4 Steps to a Novel Study

Hello everyone! As a writer, I know its important to read a lot in order to grow in the craft. Read for enjoyment, grow as a writer, right? Yes, but I also believe that simply reading to be a better writer can be taken one step further by studying a novel that embodies a well-written, enjoyable tale. By doing this, you’re being mindful about techniques that work, enabling you to apply it to your own craft. But what works?

That is going to depend on personal choice. Once you find a book that you not only love, but has exemplary writing, too, you can either read or listen to specific parts, focusing on specific elements as you go. Dialogue? Action? Pacing? You name it.

Join me as I begin a novel study.

Below are 4 steps I’ll be taking to grow myself as a writer, focusing on areas I struggle with or just want to improve.

Step 1:

Pick a book. While it can be argued that we can learn from books that do and don’t work, I specifically want a book that works, that wows.

Think of it as learning from a master. Maybe that master for you is Neil Gaiman, George R.R. Martin, or Marie Lu. You pick a book that makes your heart sing.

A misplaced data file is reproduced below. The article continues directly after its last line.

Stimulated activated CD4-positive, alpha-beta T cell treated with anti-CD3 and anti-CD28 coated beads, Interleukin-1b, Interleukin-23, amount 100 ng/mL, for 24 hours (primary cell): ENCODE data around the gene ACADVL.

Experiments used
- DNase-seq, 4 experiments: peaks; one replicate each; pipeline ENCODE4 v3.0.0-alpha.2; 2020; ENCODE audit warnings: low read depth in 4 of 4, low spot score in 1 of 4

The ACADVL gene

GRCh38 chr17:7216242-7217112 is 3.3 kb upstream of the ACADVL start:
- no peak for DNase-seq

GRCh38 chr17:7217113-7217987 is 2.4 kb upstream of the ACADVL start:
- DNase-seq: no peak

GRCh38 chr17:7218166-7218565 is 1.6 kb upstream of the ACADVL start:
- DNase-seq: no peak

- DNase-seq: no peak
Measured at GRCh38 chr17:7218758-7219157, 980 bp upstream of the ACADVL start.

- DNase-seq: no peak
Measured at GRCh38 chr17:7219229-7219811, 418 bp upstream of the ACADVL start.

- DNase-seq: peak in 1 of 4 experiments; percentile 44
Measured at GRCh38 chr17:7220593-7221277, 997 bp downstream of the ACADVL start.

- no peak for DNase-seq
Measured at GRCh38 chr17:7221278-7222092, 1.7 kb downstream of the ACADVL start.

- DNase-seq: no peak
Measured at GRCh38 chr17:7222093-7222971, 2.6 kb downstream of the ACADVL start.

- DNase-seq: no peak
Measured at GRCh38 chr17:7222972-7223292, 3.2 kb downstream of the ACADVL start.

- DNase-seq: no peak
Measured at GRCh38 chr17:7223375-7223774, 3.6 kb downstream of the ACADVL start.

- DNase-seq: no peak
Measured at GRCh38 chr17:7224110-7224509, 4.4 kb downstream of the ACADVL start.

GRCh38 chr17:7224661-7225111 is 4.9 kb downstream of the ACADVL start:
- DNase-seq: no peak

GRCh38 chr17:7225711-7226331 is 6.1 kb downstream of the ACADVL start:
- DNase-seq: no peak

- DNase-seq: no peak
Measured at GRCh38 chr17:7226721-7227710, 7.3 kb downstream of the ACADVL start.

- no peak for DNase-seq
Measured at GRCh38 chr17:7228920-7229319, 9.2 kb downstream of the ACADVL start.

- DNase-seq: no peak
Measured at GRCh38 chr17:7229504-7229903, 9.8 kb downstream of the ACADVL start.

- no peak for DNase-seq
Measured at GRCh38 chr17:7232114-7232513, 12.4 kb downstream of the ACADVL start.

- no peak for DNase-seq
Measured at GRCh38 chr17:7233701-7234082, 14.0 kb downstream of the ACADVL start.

Step 2: 

Pick your area of study. Examples include dialogue, dialogue tags, description, length of paragraphs, action, pacing, plot, character development, transitions, voice, etc.

For me, I want to focus on the craft of conveying my story more smoothly. I’m picking transitions.

Step 3:

There are three ways you can study transitions. What you are doing is being mindful about your craft.

  1. You can start reading a novel from scratch – but be careful, lest you get caught up in it and forget/overlook important examples of your area of study.
  2. Pick a novel you’ve already read, and read from the beginning, being mindful as you read.
  3. Read from a novel you have OR haven’t read, skimming for various passages that exemplify what you want to learn.

I am using choice #1. I’m currently reading, “A Court of Mist and Fury,” by Sarah J. Maas, ch. 49. She uses vivid detail without overly describing. It just flows.

Step 4:

As you read and find examples of how to transition well, effortlessly, (or whichever skill you choose) pause and reflect on how it was done. If it helps, you can jot down your notes.

Then try it in your novel or writing.

And that’s it! As you grow, continue changing your area of inquiry. And yes, you can work on more than one at a time, too!

Good luck, and happy writing!

Published by E.L. Pierce

Author and daydreamer.

Leave a Reply

Fill in your details below or click an icon to log in:

WordPress.com Logo

You are commenting using your WordPress.com account. Log Out /  Change )

Twitter picture

You are commenting using your Twitter account. Log Out /  Change )

Facebook photo

You are commenting using your Facebook account. Log Out /  Change )

Connecting to %s

%d bloggers like this: